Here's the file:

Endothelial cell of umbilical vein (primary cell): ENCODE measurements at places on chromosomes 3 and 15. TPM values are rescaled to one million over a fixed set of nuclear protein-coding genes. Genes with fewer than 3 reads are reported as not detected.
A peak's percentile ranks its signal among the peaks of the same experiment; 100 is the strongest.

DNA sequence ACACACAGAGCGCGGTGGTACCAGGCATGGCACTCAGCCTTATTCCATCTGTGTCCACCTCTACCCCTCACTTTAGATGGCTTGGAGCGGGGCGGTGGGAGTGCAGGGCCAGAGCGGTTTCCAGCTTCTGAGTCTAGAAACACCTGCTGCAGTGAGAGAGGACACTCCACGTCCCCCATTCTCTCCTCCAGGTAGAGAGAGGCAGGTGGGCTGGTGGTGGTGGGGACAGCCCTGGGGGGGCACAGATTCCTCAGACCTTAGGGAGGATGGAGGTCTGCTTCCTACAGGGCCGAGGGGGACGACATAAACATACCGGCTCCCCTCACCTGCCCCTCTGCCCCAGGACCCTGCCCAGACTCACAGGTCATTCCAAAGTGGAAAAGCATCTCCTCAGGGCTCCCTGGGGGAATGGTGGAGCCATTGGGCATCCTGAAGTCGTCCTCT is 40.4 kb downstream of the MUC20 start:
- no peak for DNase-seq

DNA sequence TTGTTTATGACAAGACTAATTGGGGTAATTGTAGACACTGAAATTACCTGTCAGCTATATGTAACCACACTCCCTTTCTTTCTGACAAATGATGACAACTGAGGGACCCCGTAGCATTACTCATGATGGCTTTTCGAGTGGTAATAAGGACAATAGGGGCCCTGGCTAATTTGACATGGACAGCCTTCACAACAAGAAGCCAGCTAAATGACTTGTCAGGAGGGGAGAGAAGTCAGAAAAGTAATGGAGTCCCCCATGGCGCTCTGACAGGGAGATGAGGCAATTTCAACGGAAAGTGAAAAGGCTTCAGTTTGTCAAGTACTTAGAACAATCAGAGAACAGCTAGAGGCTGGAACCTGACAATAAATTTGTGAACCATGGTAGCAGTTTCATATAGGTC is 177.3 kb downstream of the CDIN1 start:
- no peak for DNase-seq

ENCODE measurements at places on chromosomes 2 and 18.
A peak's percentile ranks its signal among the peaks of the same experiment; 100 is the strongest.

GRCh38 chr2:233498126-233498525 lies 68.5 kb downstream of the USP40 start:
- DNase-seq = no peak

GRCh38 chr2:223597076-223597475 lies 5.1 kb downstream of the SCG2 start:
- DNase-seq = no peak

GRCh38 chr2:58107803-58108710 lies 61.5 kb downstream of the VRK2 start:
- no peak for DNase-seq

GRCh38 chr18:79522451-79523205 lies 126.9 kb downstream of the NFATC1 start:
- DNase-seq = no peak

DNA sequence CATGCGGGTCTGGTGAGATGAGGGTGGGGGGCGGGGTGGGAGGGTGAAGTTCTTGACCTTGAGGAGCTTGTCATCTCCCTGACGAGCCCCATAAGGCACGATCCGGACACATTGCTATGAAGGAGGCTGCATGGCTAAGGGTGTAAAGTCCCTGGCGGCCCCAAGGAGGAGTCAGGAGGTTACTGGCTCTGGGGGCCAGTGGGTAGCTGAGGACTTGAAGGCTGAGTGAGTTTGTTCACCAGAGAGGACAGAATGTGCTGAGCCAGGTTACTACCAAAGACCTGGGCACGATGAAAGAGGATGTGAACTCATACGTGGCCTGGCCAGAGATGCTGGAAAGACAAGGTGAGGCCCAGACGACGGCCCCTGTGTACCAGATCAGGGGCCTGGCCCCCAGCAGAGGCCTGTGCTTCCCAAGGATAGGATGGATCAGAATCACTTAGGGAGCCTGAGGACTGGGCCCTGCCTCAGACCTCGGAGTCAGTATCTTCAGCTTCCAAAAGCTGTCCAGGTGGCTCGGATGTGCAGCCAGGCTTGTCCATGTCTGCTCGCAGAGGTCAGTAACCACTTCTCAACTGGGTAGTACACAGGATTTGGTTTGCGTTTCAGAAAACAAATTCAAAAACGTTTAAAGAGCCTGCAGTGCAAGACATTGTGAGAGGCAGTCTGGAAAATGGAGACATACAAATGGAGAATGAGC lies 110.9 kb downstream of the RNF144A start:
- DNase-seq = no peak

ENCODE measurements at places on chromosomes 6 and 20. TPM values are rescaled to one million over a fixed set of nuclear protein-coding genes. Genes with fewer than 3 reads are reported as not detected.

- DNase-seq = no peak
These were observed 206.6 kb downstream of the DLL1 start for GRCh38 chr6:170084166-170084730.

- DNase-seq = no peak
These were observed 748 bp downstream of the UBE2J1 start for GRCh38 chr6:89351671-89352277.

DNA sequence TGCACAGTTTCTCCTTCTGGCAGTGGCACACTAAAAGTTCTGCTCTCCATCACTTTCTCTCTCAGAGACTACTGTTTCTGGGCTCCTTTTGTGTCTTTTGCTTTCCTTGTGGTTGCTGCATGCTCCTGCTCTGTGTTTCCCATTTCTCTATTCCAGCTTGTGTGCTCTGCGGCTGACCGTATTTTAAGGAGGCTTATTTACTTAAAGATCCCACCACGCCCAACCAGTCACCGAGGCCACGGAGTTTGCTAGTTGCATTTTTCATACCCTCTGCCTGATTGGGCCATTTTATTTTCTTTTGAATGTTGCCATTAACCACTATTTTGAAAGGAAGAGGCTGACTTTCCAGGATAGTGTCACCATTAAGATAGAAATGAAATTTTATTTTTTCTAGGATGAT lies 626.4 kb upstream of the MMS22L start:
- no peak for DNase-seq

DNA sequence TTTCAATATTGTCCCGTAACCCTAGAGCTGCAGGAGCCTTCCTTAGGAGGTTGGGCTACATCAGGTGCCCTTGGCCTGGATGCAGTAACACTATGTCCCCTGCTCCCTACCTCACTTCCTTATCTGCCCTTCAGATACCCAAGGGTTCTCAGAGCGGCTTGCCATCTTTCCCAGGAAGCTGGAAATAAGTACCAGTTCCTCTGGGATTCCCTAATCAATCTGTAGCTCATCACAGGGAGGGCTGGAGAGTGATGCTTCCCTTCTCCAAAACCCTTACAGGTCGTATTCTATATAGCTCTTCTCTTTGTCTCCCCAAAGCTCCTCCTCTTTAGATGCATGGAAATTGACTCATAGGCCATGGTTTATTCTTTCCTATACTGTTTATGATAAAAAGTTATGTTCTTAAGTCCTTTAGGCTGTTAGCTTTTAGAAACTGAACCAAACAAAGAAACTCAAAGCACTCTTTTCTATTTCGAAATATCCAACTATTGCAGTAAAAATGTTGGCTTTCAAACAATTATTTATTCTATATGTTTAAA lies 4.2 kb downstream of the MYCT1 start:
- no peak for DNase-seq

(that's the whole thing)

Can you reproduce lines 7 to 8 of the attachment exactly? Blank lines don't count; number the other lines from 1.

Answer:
ENCODE measurements at places on chromosomes 2 and 18.
A peak's percentile ranks its signal among the peaks of the same experiment; 100 is the strongest.